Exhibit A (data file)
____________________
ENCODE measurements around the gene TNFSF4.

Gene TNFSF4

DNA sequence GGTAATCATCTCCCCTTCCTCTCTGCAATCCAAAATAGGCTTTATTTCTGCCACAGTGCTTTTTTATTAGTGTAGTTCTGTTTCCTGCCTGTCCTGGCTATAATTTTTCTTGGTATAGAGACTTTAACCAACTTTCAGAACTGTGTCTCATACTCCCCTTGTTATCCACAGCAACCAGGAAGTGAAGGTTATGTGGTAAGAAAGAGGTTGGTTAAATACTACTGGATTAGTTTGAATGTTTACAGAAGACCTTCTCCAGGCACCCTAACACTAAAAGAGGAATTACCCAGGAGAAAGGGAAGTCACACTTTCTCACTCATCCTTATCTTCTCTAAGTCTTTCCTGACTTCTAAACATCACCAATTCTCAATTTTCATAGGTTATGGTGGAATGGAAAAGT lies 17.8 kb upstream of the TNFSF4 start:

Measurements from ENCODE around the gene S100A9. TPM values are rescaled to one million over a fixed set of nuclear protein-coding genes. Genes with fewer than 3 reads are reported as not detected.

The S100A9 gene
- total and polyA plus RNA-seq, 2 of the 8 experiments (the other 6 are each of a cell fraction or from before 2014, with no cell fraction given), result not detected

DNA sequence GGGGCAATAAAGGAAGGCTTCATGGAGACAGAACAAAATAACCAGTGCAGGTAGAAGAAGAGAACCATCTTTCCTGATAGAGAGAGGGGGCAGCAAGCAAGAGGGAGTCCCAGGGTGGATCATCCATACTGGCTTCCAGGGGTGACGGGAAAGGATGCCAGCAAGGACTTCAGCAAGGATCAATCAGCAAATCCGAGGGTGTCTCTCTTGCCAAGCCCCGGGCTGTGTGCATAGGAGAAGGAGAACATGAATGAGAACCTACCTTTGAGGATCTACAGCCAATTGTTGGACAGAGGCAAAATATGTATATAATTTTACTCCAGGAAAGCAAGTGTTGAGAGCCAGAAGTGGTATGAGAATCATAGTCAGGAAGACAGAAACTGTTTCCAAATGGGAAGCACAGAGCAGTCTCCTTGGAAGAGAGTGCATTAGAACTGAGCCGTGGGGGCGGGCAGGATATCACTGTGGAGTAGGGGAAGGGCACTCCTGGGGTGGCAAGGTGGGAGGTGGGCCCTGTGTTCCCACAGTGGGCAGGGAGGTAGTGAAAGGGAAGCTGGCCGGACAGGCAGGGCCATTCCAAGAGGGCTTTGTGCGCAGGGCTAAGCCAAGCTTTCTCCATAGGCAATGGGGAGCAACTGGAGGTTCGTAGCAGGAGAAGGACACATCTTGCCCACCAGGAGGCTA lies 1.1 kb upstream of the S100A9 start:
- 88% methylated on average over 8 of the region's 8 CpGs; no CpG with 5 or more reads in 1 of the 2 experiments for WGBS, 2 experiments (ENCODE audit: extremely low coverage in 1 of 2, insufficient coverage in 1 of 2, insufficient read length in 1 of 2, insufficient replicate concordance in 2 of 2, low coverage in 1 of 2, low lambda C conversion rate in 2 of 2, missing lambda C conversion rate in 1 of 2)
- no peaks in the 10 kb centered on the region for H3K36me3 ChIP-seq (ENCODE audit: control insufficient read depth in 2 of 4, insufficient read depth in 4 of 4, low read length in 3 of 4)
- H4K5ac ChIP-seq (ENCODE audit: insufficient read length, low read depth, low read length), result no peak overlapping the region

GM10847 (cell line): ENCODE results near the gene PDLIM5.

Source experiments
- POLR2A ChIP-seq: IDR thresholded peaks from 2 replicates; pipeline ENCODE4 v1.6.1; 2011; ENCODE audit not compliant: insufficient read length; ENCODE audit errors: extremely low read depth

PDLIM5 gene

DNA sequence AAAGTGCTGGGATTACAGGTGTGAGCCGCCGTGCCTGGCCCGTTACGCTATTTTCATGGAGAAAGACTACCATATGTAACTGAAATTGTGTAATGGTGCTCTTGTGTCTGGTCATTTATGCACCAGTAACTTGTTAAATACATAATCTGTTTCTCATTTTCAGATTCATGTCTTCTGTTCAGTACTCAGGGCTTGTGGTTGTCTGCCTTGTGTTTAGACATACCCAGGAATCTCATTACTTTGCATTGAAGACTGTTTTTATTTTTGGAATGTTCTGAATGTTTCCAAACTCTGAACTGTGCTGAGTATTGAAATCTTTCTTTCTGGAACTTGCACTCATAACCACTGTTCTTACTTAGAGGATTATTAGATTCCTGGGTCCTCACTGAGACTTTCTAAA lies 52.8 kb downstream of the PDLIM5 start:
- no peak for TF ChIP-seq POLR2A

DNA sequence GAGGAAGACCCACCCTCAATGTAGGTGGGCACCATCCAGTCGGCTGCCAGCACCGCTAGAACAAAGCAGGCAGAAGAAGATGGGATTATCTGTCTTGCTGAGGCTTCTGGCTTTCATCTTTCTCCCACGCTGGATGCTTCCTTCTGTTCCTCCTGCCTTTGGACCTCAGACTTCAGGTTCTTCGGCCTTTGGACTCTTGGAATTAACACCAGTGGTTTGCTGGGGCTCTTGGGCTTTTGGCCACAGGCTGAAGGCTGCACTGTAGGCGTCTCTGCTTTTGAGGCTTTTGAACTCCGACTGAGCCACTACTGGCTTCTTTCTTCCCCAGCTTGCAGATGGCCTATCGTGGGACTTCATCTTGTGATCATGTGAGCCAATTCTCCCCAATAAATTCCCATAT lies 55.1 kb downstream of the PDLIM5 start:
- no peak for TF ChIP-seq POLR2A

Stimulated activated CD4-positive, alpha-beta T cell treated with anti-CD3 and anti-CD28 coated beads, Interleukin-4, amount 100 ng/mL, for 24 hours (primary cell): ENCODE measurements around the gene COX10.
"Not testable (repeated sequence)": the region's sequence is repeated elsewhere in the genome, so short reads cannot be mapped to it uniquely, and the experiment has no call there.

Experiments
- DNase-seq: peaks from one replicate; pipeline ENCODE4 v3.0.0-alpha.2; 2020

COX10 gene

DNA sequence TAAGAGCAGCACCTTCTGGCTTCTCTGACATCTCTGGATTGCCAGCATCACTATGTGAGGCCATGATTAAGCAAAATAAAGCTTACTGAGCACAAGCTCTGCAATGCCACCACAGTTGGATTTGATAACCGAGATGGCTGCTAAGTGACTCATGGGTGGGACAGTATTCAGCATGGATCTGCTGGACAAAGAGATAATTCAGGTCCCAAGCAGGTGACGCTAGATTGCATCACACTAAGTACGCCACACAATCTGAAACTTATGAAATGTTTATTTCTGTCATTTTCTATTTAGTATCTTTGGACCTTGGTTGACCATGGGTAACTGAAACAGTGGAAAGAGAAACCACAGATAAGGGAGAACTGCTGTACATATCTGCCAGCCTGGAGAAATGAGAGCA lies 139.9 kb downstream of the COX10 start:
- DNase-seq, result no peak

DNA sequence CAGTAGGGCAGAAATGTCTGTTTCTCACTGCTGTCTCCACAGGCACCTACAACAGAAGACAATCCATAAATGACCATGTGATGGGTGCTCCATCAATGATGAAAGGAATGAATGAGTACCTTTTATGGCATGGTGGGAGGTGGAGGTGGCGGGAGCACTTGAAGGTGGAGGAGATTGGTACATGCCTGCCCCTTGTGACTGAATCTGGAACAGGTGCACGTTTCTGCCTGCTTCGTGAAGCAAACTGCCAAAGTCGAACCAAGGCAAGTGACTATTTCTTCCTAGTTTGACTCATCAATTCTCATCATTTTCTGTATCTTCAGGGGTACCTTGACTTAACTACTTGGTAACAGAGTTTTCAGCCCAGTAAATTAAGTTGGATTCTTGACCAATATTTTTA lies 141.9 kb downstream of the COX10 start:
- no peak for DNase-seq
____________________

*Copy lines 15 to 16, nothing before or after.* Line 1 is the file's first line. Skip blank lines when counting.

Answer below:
DNA sequence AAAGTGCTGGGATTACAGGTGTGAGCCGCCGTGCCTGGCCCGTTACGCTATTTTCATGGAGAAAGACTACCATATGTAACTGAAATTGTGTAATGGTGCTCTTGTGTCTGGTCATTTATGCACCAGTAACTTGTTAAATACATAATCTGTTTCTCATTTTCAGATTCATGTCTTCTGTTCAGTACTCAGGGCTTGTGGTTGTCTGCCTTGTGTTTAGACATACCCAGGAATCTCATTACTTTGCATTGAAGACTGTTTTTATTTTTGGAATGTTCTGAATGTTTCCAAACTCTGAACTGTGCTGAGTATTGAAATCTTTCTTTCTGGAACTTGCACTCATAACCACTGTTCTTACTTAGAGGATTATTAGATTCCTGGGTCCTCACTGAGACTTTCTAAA lies 52.8 kb downstream of the PDLIM5 start:
- no peak for TF ChIP-seq POLR2A